Hockey Surges Past No. 12 BU 5-2

At a university known for its history and tradition, Harvard’s icemen had a few skeletons in their closet going into last night’s traditional Turkey Week showdown with rival Boston University.

The Crimson was 1-14-1 in its last 16 games against Hockey East teams, winless in its last four against BU and hadn’t beaten a ranked Hockey East opponent during Mark Mazzoleni’s five years here.

No more. Something clicked last night against the 12th-ranked Terriers (3-4-3).

Rather than find a new way to lose, Harvard hit its stride after a 10-day layoff, shook off its recent big-game blunders and came through with a cathartic 5-2 win before a sellout of 2,776 at Bright Hockey Center.

“Pretty sweet,” said senior assistant captain Tyler Kolarik, who had a goal and an assist in his 100th collegiate game. “Better than a regular win, I guess, but it’s like Coach Mazzoleni said: It’s just another win…. You can savor it for a little bit, but then you have to let it go.”

As early-season wins go, though, this was worth remembering. Going in, Harvard was a ho-hum 2-2-1, down to No. 14 in the national polls and wallowing in the vast middleground of the ECAC standings.

“It’s a good starting point for us, a good measuring point,” Kolarik said. “We had a tough start, and BU was going to be a tough opponent. We knew it.

“Did we treat it any differently than any other game? No. Do we realize the impact? Yes.”

More than two decades of impact, in fact.

This was Harvard’s first win over BU at Bright since Dec. 1, 1982. Thirteen current Harvard players were not even born then.

“I didn’t know that,” Mazzoleni said with a laugh.

Mazzoleni’s chuckles provided a fitting epilogue for what was a beginning-to-end, feel-good effort by the home side, featuring a rejuvenated power play (2-for-4), strong play between the pipes by junior Dov Grumet-Morris and a punctuation mark goal from in-and-out-of-the-lineup junior Rob Flynn with 2:41 left.

“We expected to win,” said Mazzoleni, now 2-6-0 against the Terriers. “The atmosphere with our team this year is much different than it was in the past.”“We have guys who have gone through a lot with each other the past four years.”

Harvard scored the two deciding goals within a two-minute span midway through the second period to break a 2-2 tie.

The first of the two—the game-winner—came through the work of Harvard’s freshman line of Steve Mandes, Kevin Du and Ryan Maki.

Defenseman Tom Walsh began the scoring sequence along the right boards and sent a quasi-shot, quasi-pass toward the net. It went off Du’s stick, Mandes took a whack and Du stayed on the doorstep long enough to poke it through at 9:47.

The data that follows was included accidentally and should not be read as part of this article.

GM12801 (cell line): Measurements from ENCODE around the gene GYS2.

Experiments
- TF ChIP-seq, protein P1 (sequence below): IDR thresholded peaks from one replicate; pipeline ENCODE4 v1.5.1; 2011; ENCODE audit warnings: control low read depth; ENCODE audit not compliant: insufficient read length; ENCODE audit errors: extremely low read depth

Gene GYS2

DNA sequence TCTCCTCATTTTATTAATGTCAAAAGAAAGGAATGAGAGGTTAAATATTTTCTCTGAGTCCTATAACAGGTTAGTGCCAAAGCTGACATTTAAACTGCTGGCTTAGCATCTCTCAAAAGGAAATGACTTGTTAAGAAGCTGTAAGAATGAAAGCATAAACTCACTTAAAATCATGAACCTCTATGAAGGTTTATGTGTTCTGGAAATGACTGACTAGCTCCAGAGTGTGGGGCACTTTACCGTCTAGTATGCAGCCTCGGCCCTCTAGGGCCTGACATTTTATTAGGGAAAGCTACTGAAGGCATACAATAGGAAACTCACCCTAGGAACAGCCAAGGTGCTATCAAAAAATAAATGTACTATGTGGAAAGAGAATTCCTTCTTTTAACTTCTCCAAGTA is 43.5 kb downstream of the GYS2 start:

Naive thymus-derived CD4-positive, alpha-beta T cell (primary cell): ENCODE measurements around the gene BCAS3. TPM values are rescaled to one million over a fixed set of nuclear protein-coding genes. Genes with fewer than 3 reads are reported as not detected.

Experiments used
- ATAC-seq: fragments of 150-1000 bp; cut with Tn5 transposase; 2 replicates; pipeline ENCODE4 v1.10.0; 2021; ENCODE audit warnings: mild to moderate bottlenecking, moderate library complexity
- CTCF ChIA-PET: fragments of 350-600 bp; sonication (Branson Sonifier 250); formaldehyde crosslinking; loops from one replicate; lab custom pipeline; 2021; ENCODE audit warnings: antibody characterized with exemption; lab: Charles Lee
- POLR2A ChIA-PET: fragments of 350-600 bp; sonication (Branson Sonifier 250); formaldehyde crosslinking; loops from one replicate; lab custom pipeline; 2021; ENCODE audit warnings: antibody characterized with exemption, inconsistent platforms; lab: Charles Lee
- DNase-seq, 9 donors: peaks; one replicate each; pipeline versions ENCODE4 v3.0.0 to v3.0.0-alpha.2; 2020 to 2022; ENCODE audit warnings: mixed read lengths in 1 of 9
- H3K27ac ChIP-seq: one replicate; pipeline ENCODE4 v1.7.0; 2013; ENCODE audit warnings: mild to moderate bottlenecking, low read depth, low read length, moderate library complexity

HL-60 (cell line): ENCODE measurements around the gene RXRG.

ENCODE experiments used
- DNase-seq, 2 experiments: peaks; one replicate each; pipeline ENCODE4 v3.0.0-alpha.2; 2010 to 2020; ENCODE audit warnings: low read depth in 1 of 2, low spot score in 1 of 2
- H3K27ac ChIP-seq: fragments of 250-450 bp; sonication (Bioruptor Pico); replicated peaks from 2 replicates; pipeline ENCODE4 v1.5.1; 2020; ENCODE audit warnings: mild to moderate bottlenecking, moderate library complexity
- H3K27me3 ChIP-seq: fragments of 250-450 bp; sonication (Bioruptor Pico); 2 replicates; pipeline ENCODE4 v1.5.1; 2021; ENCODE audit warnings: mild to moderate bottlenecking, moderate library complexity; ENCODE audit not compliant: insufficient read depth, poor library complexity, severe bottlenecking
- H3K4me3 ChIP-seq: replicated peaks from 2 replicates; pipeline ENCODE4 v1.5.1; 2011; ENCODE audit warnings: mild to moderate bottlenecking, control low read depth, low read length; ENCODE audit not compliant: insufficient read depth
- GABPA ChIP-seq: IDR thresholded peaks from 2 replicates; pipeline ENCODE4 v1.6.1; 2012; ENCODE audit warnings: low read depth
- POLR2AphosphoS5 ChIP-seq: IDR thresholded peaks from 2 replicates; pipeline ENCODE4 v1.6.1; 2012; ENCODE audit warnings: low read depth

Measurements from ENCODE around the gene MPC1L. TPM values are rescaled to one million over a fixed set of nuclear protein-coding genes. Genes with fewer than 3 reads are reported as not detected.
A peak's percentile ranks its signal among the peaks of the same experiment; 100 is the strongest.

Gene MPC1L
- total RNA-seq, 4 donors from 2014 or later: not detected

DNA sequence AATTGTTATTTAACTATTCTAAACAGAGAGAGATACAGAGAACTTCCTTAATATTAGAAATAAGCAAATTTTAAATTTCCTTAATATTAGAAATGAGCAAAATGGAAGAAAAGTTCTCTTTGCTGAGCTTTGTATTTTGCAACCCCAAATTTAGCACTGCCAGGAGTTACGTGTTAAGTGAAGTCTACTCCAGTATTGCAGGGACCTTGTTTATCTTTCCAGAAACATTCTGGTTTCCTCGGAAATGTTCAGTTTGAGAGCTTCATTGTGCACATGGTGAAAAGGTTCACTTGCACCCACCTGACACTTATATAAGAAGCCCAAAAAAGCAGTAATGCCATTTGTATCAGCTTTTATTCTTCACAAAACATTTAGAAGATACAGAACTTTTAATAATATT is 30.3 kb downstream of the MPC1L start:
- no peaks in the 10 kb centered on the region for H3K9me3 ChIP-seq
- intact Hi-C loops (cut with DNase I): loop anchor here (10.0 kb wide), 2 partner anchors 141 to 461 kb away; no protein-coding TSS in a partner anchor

The Crimson used its slow-starting power play (2-for-16, 12.5 percent going in) to move ahead 4-2. BU defender Tom Morrow went off for holding at 10:54, and Harvard needed only 23 seconds on the man advantage before Tim Pettit teed up one of his patented rockets from the top of the left circle. BU goalie Sean Fields knocked it down, but Harvard hoss Dennis Packard—a new addition to the power play unit—muscled his way to the rebound and banged it home.

“Better him in front than me,” Kolarik said with a smile.

It was the best of both worlds: The Pettit of old (17 goals last year) and the Packard of new (team-leading four goals this year). And with Grumet-Morris coming up with 34 saves (16 in the third period), the Crimson was well on its way to a winning record (3-2-1) for the first time this year.

“He got better as the game went along,” Mazzoleni said of Grumet-Morris, who outdueled Fields (28 saves) for the first time in their five meetings.

The win was Harvard’s third in the last two seasons when the opponent scores first. BU took a 1-0 lead at 6:57 of the first on the first of Kenny Magowan’s two goals, but the Crimson responded with goals from Tom Cavanagh (10:52) and Kolarik (12:25) and never trailed again.

Harvard went 0-7-1 against NCAA tournament teams last season, but now owns a victory over a team that was responsible for three of those losses.

“We need to do things out-of-conference, let’s face it,” Mazzoleni said. “Of all the teams in our league, we probably play the most competitive non-conference schedule. We don’t run from anyone. We’ve lined it up against people and haven’t gotten it done.

“We have to get it done, and it’s a start tonight. It’s a start.”

And, just as importantly, an end to the ghosts of big-game losses past.

—Staff writer Jon P. Morosi can be reached at morosi@fas.harvard.edu.

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